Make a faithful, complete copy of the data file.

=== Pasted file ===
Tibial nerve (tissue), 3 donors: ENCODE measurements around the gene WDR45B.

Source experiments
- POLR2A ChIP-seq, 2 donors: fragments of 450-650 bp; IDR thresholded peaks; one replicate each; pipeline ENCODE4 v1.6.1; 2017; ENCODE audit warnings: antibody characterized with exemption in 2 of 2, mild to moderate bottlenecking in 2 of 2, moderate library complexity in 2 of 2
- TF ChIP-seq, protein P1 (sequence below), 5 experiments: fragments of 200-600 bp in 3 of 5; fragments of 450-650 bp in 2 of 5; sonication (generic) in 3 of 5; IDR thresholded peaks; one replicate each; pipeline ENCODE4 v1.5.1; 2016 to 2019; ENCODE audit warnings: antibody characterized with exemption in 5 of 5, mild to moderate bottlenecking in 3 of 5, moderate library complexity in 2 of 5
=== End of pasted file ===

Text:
Tibial nerve (tissue), 3 donors: ENCODE measurements around the gene WDR45B.

Source experiments
- POLR2A ChIP-seq, 2 donors: fragments of 450-650 bp; IDR thresholded peaks; one replicate each; pipeline ENCODE4 v1.6.1; 2017; ENCODE audit warnings: antibody characterized with exemption in 2 of 2, mild to moderate bottlenecking in 2 of 2, moderate library complexity in 2 of 2
- TF ChIP-seq, protein P1 (sequence below), 5 experiments: fragments of 200-600 bp in 3 of 5; fragments of 450-650 bp in 2 of 5; sonication (generic) in 3 of 5; IDR thresholded peaks; one replicate each; pipeline ENCODE4 v1.5.1; 2016 to 2019; ENCODE audit warnings: antibody characterized with exemption in 5 of 5, mild to moderate bottlenecking in 3 of 5, moderate library complexity in 2 of 5